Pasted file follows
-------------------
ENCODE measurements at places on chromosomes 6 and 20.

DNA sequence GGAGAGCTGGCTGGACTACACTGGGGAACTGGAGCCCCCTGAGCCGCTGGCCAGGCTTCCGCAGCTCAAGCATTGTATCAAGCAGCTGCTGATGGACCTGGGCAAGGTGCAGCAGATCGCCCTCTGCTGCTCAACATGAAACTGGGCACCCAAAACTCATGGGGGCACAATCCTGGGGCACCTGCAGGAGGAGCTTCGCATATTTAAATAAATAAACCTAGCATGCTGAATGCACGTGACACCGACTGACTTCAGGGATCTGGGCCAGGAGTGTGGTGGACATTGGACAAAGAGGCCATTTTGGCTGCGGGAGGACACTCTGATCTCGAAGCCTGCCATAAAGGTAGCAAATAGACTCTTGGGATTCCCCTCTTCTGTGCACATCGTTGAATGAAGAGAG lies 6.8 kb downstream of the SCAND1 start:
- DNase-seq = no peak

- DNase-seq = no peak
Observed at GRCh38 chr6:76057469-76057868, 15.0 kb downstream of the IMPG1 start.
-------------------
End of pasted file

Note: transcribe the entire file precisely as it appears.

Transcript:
ENCODE measurements at places on chromosomes 6 and 20.

DNA sequence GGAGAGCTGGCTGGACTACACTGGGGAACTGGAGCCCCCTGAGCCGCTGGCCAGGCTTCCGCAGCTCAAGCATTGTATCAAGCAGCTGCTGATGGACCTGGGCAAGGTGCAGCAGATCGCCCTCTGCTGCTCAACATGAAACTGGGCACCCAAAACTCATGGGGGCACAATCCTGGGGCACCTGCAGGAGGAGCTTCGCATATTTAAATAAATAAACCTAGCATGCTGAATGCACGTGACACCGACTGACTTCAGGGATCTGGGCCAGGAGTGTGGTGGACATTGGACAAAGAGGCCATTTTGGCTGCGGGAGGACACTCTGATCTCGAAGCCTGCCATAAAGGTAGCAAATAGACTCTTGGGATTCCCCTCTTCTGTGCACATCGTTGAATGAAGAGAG lies 6.8 kb downstream of the SCAND1 start:
- DNase-seq = no peak

- DNase-seq = no peak
Observed at GRCh38 chr6:76057469-76057868, 15.0 kb downstream of the IMPG1 start.